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I use 2 displays (1920x1080 touchscreen on the left, 1440x900 on the right). If I ever use

xinput set-prop "Acer T230H" "Coordinate Transformation Matrix" 0.566 0 0 0 .71111 0 0 0 1

(as matrix value)

0.566    0       0
0        0.71111 0
0        0       1

the x-coordinate is caluclated correctly, but the y-coordinate is must be multiplyed by ~1.2 to be correct.

Where do i have to place my 1.2?

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up vote 0 down vote accepted

If you want to scale the y coordinate, you should multiply 0.71111 by your scaling factor 1.2. The general formula is:

if the matrix is

a b c
d e f
g h i

then the formula is

new_x = (a * old_x + b * old_y + c) / (g * old_x + h * old_y + i)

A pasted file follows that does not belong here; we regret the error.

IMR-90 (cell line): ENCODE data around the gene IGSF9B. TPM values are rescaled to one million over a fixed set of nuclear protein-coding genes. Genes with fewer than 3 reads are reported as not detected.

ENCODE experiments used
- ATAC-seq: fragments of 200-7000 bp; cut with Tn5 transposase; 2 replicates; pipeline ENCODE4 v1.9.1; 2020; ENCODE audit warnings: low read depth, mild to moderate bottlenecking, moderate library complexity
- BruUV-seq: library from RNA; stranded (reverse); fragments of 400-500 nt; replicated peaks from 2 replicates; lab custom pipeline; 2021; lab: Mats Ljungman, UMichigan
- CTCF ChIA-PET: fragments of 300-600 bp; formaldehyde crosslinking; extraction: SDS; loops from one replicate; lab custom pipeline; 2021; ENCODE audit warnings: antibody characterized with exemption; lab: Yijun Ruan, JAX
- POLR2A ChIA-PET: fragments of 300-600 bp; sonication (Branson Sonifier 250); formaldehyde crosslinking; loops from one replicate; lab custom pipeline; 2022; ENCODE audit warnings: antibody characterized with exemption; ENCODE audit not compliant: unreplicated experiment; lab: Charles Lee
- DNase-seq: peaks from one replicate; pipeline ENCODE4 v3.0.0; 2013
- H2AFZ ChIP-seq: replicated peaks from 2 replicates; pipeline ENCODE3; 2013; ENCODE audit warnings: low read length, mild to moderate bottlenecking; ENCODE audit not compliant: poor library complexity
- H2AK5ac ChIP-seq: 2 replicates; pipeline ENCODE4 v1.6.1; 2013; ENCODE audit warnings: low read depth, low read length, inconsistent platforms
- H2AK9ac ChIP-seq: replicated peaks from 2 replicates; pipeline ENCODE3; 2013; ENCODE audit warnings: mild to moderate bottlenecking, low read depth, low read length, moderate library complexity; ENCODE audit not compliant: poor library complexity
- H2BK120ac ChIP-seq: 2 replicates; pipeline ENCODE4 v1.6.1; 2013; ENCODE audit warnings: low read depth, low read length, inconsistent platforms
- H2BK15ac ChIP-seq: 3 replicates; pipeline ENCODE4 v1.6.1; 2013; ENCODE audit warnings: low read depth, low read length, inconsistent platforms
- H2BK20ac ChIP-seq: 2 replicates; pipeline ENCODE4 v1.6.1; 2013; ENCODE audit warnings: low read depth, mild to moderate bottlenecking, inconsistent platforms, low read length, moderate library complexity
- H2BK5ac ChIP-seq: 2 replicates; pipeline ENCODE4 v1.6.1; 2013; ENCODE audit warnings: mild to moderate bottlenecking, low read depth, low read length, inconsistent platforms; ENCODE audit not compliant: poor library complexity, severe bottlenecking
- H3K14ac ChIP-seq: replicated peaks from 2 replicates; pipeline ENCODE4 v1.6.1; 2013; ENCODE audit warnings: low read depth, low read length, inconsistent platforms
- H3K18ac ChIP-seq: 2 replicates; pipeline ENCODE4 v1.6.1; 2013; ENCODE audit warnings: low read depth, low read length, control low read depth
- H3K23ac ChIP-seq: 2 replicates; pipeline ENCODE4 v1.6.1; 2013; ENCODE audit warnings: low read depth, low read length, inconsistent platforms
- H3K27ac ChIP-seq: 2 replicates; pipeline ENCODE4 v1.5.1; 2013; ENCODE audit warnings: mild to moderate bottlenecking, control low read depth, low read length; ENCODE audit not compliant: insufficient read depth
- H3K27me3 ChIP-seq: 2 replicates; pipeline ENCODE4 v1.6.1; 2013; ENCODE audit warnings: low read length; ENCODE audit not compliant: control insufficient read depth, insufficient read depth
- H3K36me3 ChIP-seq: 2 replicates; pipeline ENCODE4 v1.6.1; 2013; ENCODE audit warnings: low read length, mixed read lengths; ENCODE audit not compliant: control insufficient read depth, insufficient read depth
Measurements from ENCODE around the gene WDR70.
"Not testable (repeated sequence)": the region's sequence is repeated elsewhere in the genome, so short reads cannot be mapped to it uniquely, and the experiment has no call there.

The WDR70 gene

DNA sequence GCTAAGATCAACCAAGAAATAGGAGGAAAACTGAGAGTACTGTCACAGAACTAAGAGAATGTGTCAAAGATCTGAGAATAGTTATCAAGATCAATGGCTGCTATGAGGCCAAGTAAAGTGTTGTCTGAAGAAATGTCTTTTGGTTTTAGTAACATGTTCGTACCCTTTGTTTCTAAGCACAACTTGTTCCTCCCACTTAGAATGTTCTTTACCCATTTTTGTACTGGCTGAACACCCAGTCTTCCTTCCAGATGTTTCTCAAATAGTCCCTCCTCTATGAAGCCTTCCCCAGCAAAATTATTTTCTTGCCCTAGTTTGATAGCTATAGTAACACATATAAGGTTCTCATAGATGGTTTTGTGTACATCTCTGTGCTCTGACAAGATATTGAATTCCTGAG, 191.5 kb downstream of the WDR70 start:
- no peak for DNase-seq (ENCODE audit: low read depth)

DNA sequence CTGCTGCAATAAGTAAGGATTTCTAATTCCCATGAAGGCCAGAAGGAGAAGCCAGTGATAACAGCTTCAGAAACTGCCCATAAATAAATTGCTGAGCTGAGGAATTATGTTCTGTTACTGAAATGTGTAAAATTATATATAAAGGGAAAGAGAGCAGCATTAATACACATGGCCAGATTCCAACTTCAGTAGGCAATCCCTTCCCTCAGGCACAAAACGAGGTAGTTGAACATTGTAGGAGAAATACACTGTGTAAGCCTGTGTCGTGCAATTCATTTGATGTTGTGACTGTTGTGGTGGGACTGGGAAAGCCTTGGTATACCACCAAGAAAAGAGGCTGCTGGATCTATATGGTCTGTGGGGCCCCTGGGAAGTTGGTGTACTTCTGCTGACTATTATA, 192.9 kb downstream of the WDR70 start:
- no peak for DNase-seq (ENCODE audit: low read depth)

new_y = (d * old_x + e * old_y + f) / (g * old_x + h * old_y + i)

This is a projective transformation. In almost all cases (meaning, all cases unless your display is a beamer that projects skewly on a wall), you just need a linear transformation, so you set g h i to 0 0 1.

If you're ever going to do more advanced stuff, then you should know that for the porpose of this calculation, old_x/new_x etc are in the range between 0 and 1.

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I finally use 0.365 0 0 0 .635 0 0 0 0.64, how can 'i' be unused then? – Peter Rader Nov 21 '11 at 14:14
@Peter Rader: what happens if you change it? i'm pretty sure that it has no meaning apart from being useful when composing transformations. – Timo Kluck Nov 21 '11 at 16:52
Change what? if h=1 the vertical is scaled down, if i set g=1 the horizontal is scaled down. h=1 or g=1 will scale the x-position by 0.5 – Peter Rader Nov 22 '11 at 11:46
@PeterRader: you are right, I didn't realize they actually used it, because there is definitely no need for it. The transformation you're using right now is equivalent to 0.5703 0 0 0 0.992 0 0 0 1 – Timo Kluck Nov 25 '11 at 20:57

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